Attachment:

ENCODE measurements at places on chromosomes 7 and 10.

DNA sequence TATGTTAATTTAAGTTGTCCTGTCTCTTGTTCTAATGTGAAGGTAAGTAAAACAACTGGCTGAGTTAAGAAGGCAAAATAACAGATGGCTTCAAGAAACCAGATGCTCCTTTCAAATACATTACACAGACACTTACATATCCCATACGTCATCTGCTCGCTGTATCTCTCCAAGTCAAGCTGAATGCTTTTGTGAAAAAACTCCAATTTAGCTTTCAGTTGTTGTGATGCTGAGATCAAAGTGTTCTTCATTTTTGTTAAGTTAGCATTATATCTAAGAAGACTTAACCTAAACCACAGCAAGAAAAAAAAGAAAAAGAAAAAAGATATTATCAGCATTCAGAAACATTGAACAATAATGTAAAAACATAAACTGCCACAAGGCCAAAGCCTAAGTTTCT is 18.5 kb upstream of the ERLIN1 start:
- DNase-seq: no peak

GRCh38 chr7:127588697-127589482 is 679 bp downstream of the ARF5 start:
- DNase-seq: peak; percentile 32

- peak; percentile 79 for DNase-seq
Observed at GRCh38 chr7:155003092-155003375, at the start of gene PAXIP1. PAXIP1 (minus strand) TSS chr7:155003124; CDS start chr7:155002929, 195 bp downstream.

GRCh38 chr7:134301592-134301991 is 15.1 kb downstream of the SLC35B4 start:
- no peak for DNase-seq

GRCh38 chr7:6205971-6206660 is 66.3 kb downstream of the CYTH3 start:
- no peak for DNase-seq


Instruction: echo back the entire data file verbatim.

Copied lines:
ENCODE measurements at places on chromosomes 7 and 10.

DNA sequence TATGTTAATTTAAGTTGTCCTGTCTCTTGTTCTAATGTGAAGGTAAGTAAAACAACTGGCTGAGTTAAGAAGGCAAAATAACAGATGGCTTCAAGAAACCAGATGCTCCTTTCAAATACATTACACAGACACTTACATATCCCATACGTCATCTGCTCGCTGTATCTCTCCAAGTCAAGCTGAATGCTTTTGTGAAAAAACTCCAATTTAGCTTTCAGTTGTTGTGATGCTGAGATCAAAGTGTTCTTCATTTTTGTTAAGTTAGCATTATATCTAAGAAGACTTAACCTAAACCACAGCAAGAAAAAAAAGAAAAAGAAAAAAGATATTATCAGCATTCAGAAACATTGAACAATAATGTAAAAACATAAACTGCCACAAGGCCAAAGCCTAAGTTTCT is 18.5 kb upstream of the ERLIN1 start:
- DNase-seq: no peak

GRCh38 chr7:127588697-127589482 is 679 bp downstream of the ARF5 start:
- DNase-seq: peak; percentile 32

- peak; percentile 79 for DNase-seq
Observed at GRCh38 chr7:155003092-155003375, at the start of gene PAXIP1. PAXIP1 (minus strand) TSS chr7:155003124; CDS start chr7:155002929, 195 bp downstream.

GRCh38 chr7:134301592-134301991 is 15.1 kb downstream of the SLC35B4 start:
- no peak for DNase-seq

GRCh38 chr7:6205971-6206660 is 66.3 kb downstream of the CYTH3 start:
- no peak for DNase-seq